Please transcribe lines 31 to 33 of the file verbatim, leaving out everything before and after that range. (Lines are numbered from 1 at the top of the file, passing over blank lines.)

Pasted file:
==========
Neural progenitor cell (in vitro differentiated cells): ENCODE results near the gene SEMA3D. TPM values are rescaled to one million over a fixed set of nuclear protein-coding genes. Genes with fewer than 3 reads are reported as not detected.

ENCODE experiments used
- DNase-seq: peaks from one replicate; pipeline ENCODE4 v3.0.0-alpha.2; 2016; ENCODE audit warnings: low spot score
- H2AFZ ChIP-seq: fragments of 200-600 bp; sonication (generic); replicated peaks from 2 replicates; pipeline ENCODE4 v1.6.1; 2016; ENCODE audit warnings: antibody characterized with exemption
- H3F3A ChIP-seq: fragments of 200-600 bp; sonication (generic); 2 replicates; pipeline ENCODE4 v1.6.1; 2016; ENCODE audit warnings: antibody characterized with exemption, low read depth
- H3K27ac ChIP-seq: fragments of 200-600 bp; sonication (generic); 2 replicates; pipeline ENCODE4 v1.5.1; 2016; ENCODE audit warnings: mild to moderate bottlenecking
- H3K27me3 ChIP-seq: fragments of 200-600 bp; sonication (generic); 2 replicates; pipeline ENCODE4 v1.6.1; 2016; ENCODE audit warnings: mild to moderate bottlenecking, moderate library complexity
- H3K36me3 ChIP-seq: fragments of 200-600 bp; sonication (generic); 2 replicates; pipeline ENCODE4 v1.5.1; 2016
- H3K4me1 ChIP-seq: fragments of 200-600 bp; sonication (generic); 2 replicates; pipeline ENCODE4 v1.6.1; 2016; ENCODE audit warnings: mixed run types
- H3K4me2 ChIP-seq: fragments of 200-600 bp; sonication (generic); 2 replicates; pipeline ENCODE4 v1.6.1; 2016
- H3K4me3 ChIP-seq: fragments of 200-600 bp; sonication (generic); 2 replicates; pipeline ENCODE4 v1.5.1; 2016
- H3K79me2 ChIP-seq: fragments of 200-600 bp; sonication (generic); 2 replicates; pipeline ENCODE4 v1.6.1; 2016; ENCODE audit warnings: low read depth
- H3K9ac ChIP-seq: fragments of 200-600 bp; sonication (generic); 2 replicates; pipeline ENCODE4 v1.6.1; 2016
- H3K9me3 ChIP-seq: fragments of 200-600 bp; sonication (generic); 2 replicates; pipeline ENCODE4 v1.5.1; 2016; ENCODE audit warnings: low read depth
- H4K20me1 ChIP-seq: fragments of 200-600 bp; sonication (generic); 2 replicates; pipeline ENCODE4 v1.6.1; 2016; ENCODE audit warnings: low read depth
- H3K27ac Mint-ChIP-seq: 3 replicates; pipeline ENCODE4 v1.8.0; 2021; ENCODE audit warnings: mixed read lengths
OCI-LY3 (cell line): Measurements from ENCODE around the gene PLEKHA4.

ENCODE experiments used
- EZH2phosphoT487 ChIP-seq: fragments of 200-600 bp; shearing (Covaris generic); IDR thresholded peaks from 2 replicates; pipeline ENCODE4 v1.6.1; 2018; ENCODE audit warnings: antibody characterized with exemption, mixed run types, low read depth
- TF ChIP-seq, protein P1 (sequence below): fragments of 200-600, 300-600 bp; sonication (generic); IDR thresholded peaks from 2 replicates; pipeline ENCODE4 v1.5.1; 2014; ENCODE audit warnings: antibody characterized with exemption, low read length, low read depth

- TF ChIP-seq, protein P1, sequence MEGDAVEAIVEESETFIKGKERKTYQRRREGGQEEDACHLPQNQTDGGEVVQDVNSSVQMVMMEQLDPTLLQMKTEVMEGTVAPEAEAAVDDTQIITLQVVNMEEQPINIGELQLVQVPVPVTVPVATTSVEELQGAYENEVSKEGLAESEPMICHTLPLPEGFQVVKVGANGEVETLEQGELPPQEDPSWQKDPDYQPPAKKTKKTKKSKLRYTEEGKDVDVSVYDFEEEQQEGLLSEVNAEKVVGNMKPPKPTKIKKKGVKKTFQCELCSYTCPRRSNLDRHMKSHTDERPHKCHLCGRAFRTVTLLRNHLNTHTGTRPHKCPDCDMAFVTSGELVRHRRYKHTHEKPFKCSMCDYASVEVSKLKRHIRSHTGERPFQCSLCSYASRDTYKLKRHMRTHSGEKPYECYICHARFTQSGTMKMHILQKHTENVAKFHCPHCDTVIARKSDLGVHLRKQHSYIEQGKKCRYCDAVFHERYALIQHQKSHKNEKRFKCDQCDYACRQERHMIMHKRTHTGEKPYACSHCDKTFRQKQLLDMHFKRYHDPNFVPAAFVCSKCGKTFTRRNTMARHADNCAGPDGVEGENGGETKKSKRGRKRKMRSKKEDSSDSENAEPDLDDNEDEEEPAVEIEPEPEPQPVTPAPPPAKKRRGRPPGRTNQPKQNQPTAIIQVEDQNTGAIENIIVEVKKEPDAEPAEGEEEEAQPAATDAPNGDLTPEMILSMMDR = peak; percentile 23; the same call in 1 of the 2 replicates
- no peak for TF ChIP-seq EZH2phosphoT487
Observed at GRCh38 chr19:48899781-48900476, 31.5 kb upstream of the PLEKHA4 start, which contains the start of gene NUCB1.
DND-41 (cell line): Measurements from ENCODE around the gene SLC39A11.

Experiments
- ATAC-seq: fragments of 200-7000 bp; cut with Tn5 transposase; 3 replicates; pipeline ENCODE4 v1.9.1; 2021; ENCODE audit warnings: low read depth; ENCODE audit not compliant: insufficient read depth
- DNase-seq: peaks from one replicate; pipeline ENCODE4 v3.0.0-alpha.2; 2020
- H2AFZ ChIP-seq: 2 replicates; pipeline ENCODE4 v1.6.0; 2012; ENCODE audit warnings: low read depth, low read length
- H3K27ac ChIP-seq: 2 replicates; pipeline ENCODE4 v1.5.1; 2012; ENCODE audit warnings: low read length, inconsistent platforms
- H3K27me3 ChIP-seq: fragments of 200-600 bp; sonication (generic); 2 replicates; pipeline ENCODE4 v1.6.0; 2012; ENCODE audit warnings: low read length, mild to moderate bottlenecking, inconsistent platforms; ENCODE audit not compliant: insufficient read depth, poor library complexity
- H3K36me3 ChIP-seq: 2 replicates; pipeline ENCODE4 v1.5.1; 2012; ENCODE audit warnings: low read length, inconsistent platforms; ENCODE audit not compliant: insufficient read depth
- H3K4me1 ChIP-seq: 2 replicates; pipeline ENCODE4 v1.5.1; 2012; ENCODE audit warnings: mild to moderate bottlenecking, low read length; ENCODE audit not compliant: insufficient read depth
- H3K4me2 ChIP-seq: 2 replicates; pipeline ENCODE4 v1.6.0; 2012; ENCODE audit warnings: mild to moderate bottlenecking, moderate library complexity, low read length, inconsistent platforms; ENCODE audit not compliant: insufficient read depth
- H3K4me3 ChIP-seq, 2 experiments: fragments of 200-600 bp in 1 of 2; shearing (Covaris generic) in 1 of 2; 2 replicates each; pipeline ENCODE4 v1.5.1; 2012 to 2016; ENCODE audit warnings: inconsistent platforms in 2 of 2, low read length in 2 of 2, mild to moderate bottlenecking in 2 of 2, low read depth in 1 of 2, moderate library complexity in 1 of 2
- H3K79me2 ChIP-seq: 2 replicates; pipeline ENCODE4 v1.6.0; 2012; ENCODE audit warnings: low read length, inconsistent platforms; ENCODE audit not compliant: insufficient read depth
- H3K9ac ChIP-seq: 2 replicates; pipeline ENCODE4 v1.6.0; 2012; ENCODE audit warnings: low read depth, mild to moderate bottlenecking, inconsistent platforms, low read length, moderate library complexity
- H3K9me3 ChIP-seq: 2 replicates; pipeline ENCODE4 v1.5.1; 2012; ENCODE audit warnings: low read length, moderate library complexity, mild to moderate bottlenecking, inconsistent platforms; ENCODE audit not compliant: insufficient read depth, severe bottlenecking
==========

- H3K36me3 ChIP-seq: 2 replicates; pipeline ENCODE4 v1.5.1; 2012; ENCODE audit warnings: low read length, inconsistent platforms; ENCODE audit not compliant: insufficient read depth
- H3K4me1 ChIP-seq: 2 replicates; pipeline ENCODE4 v1.5.1; 2012; ENCODE audit warnings: mild to moderate bottlenecking, low read length; ENCODE audit not compliant: insufficient read depth
- H3K4me2 ChIP-seq: 2 replicates; pipeline ENCODE4 v1.6.0; 2012; ENCODE audit warnings: mild to moderate bottlenecking, moderate library complexity, low read length, inconsistent platforms; ENCODE audit not compliant: insufficient read depth